Chinese-Jewish restaurant sign

The Chinese Restaurant Association of the United States would like to extend our thanks to the Jewish people. We do not completely understand your dietary customs… but we are proud and grateful that your GOD insist you eat our food on Christmas. Happy Holidays!

You’ve got to love this sign.

Yes, it’s obviously hand-made. It has some strange capitalization and punctuation in places. But overall it’s great. Very charming.

This is a good example of targeted niche marketing to a very well-defined group of prospects. It also packs in a lot of subtlety that may not be readily apparent to anyone who is not in their target demographic.

(I know because some of it was lost on me until it was explained to me by one of my dearest Jewish friends.)

For starters, Jews in the US are a bit like rubber ducks in the ocean; they are completely surrounded by non-Jews who control the culture and understand little about their heritage. Jews typically don’t celebrate Christmas in the same way that the rest of us do. Even those with kids and in mixed marriages who may “observe” Christmas, give gifts and put up decorations do so more to fit in than anything else. For reasons of culture and heritage, they try desperately to keep observance of Christmas to a minimum and focus more on Hanukkah (which I know is actually a relatively minor Jewish holiday; Christians in the US have puffed it up to be “Jewish Christmas” but it’s really not.)

On Christmas Day, Jews typically prefer to go out to eat. Being largely run by Buddhists who also don’t celebrate Christmas, Chinese restaurants are usually the only ones open. So over the years it has become a sort of de facto cultural tradition for Jews to go out to a Chinese restaurant on Christmas Day.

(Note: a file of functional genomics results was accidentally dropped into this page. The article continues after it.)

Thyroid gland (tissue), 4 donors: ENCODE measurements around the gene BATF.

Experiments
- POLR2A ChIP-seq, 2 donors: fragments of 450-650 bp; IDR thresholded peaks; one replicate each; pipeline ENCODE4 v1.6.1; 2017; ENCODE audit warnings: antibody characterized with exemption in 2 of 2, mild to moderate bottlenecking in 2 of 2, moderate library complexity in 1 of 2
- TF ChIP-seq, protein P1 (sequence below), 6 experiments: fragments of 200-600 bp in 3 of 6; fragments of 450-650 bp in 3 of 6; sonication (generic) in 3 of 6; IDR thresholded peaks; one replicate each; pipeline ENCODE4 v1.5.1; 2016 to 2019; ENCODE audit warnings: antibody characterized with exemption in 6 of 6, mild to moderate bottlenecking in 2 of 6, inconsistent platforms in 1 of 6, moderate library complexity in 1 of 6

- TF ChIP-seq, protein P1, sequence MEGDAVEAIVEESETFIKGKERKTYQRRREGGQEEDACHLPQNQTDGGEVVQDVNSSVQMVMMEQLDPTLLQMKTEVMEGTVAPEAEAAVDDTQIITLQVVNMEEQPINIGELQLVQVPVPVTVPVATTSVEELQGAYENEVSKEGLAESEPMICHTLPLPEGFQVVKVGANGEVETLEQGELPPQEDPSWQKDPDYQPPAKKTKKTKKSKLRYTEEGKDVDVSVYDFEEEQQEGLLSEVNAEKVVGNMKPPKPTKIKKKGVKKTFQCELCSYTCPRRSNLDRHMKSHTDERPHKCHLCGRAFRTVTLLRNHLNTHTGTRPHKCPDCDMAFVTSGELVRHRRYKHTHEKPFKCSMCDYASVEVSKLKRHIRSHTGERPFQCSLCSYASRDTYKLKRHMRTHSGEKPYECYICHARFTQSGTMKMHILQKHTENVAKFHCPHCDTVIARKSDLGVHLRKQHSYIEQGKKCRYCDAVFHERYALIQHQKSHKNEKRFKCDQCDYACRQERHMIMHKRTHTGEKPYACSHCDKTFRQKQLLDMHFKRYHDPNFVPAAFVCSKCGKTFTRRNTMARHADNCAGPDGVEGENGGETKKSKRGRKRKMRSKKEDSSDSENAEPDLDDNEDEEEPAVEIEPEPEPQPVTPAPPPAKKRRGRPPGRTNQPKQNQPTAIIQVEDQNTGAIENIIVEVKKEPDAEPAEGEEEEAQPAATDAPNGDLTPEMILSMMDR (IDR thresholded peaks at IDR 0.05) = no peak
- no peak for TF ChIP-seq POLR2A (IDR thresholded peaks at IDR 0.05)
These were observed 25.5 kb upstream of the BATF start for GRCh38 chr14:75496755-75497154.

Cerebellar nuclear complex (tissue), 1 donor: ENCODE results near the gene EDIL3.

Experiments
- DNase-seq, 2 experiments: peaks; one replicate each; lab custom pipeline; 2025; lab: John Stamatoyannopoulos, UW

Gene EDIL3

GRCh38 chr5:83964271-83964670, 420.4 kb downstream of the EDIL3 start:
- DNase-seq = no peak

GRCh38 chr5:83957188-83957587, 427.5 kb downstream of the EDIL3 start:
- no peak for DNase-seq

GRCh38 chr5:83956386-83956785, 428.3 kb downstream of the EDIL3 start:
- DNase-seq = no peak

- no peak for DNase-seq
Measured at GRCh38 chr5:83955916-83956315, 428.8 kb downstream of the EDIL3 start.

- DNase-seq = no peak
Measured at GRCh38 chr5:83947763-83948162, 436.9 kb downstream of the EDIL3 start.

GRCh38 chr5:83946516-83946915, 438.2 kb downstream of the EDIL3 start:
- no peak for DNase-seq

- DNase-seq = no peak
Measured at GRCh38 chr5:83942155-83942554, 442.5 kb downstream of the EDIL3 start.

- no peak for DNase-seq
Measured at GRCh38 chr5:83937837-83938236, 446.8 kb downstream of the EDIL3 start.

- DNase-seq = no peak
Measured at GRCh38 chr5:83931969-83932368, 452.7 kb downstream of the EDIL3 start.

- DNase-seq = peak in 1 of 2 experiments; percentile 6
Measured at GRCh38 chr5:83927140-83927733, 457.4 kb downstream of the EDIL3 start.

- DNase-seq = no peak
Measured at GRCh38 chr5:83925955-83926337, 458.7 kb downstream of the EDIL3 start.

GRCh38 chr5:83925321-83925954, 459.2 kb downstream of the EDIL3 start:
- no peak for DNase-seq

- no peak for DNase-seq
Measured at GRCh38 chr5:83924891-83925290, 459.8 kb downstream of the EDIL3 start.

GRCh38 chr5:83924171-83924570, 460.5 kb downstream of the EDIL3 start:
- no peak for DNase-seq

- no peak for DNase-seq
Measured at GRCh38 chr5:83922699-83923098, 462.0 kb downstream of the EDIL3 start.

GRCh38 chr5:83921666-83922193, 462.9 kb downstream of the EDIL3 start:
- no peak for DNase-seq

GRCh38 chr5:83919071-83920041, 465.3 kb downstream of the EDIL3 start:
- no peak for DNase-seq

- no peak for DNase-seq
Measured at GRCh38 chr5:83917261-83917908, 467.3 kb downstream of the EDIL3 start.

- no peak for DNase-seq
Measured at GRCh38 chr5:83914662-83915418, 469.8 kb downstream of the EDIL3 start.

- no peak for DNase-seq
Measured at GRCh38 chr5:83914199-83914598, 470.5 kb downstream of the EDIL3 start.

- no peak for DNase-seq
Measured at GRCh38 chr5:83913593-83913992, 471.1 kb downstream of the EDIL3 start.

It’s also the one day of the year that you may find it impossible to get pork fried rice.

So that’s the first bit of brilliance of this sign: it takes that whole symbiotic cultural history of Chinese and Jews in the United States and pays homage to it in a way that is unlikely to be noticed by many outside of those two groups. This is ultra targeted marketing at its finest.

The second great thing about this sign is that it sells without selling. It’s more like a public service announcement or a heartfelt greeting card than a commercial advertisement. The makers of the sign know that Jews reading it are already predisposed to being customers. Indeed, they may already be regular customers. There is no need to push for the sale. Instead, they simply create an environment where these customers have warm feelings and are inclined to buy.

The sign also throws in a very subtle implication that patronizing their establishment is commanded by God himself. A tricky line to tread but they pulled it off nicely.

Respectful humility is also displayed here. The writers of the sign are saying, “Hey we don’t really get what you Jews believe in but we don’t disrespect you simply because we don’t understand the ways in which your beliefs differ from ours.” In fact, the sign even openly implies a sort of homage.

Will hanging a simple hand-written sign like this one in their front window increase business on Christmas Day? Honestly, I have no idea. (That’s always a key thing with marketing. Anyone who tells you they know how customers will react is probably lying.) I can tell you that I think it will probably get them an extra couple of families. If they had put a sign out on the street where passing traffic could see it, the effect might have been increased many times over.

What about a mass media advertisement such as TV, radio or the newspaper? That’s a tricky one. One the one hand, you reach a lot more people and that certainly has the potential to help a lot. On the other hand, there’s something charming and sincere about the fact that this sign is hand-written. You lose that with mass media.

The only way to know for sure would be to test it and see.


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